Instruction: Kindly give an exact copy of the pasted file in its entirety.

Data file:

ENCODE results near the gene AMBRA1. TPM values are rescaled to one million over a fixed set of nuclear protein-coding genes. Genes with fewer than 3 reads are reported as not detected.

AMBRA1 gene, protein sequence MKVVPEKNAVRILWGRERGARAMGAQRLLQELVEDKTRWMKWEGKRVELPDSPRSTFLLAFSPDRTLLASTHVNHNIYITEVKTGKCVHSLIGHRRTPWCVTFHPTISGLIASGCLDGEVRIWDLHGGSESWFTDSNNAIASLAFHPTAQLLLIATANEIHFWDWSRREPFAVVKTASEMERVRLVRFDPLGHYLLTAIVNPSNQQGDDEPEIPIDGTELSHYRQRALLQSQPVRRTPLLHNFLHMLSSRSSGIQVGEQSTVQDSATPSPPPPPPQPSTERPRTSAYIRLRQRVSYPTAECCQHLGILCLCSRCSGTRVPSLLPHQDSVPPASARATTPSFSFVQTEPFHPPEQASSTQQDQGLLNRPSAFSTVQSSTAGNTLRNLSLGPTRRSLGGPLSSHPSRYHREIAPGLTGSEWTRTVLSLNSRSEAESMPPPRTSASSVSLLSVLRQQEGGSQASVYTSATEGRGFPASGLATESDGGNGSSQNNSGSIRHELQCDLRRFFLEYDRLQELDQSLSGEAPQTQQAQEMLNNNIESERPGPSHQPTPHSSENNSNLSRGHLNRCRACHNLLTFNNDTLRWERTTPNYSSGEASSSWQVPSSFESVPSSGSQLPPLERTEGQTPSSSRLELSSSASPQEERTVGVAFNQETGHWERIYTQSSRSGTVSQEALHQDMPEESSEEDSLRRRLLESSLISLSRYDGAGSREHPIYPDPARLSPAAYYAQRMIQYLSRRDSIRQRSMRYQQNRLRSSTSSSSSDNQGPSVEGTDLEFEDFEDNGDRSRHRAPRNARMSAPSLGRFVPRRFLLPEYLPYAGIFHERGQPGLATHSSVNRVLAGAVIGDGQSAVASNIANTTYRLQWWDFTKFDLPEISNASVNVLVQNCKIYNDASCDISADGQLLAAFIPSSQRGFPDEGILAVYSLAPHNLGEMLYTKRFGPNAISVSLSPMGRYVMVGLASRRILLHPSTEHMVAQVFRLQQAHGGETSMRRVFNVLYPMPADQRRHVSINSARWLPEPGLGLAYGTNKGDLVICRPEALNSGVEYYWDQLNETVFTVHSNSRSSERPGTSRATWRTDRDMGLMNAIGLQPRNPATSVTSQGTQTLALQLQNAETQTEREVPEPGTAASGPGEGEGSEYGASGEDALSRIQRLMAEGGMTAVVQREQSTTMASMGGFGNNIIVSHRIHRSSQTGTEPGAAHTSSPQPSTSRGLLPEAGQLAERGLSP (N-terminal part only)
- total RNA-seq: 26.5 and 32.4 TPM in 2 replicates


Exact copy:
ENCODE results near the gene AMBRA1. TPM values are rescaled to one million over a fixed set of nuclear protein-coding genes. Genes with fewer than 3 reads are reported as not detected.

AMBRA1 gene, protein sequence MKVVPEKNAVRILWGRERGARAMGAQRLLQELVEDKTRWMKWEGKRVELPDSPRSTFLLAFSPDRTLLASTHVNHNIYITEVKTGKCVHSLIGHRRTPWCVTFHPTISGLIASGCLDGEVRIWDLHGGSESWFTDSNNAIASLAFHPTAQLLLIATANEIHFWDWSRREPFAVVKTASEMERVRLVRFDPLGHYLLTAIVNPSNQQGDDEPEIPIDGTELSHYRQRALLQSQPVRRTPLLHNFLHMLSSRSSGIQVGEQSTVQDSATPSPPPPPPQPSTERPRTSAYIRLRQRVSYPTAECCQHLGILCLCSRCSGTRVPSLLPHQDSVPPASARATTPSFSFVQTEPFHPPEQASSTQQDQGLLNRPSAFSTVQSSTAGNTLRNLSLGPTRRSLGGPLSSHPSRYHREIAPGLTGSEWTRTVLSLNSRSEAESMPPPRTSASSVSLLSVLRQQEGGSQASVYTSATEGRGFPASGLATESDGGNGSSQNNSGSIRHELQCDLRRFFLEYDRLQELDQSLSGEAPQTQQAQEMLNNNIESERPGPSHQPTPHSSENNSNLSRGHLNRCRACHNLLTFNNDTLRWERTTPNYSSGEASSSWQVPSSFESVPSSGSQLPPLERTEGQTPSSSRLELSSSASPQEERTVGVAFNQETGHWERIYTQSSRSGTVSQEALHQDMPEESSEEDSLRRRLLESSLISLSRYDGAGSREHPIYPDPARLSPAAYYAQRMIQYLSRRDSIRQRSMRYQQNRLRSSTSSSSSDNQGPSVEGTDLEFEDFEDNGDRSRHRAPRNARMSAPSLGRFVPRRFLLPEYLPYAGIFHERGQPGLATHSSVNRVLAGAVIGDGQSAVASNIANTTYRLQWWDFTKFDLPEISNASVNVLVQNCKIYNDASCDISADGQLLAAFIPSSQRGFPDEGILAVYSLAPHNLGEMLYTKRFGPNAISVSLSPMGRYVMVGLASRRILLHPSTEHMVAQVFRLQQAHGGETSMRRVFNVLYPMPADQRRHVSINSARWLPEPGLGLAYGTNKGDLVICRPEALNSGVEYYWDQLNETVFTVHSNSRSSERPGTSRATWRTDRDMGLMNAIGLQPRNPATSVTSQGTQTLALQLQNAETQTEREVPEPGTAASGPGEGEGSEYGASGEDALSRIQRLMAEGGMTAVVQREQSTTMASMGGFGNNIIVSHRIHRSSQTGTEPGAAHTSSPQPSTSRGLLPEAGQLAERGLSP (N-terminal part only)
- total RNA-seq: 26.5 and 32.4 TPM in 2 replicates